Michele (Felicetta) Saliola (B.A. Art History, ’01) continued at NYU’s Institute of Fine Arts to earn an M.A. in Art History and Archaeology in 2003. Since that time she has been an active member of the arts non-profit community in New York, focusing on connecting audiences to the city’s great art collections. Over the past ten years she has worked with institutions such as the Brooklyn Museum, Brooklyn Botanic Garden, Brooklyn Public Library, Battery Dance Company, Manhattan Children’s Theater, SoHo Photo Gallery, CCS Bard/Hessel Museum, and the National Trust for Historic Preservation.  Currently Michele is Director of Programs at the Donald Judd Foundation, working with the Board of Directors on strategic planning, collections stewardship and public programming in Marfa, TX, and in New York City.  Most recently, she was project manager for the $23 million restoration of Judd’s SoHo home and studio, 101 Spring Street, a landmark cast iron building, and oversaw a $25 million capital campaign to restore its historic facade and transition the building from a private collection into a public museum.  She works with the NYC Arts & Business Council, the American Alliance of Museums, and directors of non-profits to advise on community engagement, historic preservation, fundraising, collections management, and programming.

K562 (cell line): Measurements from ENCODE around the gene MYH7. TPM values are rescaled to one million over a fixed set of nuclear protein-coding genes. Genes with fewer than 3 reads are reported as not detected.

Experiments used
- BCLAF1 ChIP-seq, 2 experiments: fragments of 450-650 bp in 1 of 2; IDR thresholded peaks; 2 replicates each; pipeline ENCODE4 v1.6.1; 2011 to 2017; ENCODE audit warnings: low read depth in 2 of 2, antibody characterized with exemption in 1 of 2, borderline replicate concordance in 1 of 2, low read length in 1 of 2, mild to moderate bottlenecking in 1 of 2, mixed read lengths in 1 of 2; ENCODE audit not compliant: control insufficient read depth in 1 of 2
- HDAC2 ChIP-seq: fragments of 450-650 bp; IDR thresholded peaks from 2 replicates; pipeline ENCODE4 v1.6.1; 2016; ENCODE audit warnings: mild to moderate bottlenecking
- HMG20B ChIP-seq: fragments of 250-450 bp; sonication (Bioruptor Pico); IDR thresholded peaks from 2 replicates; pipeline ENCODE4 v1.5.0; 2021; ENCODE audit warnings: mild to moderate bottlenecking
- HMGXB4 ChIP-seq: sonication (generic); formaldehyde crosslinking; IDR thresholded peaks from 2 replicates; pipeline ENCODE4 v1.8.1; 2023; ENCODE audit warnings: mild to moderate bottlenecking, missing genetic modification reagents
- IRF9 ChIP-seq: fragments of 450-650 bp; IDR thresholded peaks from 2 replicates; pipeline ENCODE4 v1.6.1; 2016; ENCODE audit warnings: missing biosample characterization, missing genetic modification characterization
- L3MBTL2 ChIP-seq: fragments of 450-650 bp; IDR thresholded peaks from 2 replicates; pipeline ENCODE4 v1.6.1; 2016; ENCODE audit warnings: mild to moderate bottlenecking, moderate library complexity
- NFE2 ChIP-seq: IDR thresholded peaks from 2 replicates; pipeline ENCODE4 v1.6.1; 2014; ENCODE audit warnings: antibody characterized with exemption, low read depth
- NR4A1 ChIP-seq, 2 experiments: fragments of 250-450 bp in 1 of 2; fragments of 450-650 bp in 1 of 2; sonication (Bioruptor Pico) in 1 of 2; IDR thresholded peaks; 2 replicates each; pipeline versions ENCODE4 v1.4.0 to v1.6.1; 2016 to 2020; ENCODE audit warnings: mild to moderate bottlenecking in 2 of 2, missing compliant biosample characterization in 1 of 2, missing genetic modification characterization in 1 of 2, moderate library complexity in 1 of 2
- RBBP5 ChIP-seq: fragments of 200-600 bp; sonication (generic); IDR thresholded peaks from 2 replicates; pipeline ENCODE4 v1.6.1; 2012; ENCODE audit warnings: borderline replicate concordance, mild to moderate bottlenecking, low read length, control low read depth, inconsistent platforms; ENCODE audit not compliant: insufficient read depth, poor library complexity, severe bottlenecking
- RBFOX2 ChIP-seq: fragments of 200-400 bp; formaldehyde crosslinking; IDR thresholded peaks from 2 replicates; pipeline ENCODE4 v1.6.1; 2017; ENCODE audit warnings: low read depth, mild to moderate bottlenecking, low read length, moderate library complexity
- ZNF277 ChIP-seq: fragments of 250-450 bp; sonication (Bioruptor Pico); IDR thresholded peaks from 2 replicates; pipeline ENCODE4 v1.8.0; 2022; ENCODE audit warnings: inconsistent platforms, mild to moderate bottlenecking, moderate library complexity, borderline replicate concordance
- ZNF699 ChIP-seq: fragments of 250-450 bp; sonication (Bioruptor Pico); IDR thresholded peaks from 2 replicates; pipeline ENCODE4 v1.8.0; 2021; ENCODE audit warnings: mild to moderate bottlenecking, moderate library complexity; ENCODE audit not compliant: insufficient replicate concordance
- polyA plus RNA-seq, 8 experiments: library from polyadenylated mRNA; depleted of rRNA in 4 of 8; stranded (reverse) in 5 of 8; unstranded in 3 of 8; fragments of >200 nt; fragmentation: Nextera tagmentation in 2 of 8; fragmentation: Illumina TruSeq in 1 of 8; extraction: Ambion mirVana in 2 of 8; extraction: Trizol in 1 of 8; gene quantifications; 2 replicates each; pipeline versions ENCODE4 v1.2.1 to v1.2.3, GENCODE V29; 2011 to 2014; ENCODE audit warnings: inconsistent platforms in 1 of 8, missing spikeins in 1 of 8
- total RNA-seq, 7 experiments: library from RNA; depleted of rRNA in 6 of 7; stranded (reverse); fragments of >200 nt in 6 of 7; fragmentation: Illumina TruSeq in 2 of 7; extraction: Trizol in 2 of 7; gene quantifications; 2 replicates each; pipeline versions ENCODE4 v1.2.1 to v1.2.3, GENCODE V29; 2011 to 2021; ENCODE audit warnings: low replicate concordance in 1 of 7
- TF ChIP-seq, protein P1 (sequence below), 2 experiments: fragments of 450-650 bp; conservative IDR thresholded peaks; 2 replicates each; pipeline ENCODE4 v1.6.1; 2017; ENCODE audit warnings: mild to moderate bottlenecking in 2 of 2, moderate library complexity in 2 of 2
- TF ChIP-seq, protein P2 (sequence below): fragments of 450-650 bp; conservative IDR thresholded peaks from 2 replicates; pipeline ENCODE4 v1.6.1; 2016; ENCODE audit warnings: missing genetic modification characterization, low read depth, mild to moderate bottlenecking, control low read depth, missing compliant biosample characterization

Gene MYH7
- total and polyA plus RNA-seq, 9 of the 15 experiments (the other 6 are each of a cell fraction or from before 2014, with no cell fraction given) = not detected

Sarah Laursen (B.A. Art History/East Asian Studies, ’02) moved to Vermont in January to teach Chinese art and museum studies in the History of Art and Architecture Department at Middlebury College.  She also holds an appointment as Curator of Asian Art at the Middlebury College Museum of Art, where she is in the process of reinstalling the Asian gallery and planning upcoming shows on Chinese landscape photography and graphic reinterpretations of classic Asian literature.  Some lucky NYU students and alumni benefited from Sarah’s expertise: she taught East Asian Art I, the first half of the Department of Art History’s two-part survey of East Asian art, in spring 2012, while she was a postdoctoral fellow at NYU’s Institute for the Study of the Ancient World (ISAW).  Sarah writes that she is “enjoying the fresh country air with her fiancé, comic book writer Jeremy Holt, and their Miniature Pinscher Otto.” 

Catherine McNeur (B.A. Urban Design and Architecture Studies, ‘02)received the best dissertation award from the Urban History Association for her Ph.D. thesis, “The ‘Swinish Multitude’ and Fashionable Promenades: Battles over Public Space in New York City, 1815-1865.”  Dr. McNeur, who earned her Ph.D. from Yale in 2012, also was awarded the American Society for Environmental History’s Rachel Carson Prize for best dissertation (see our April 18th, 2013 blogpost). Recent Urban Design graduates benefitted from Dr. McNeur’s expertise last academic year, when she led a tutorial for honors thesis students.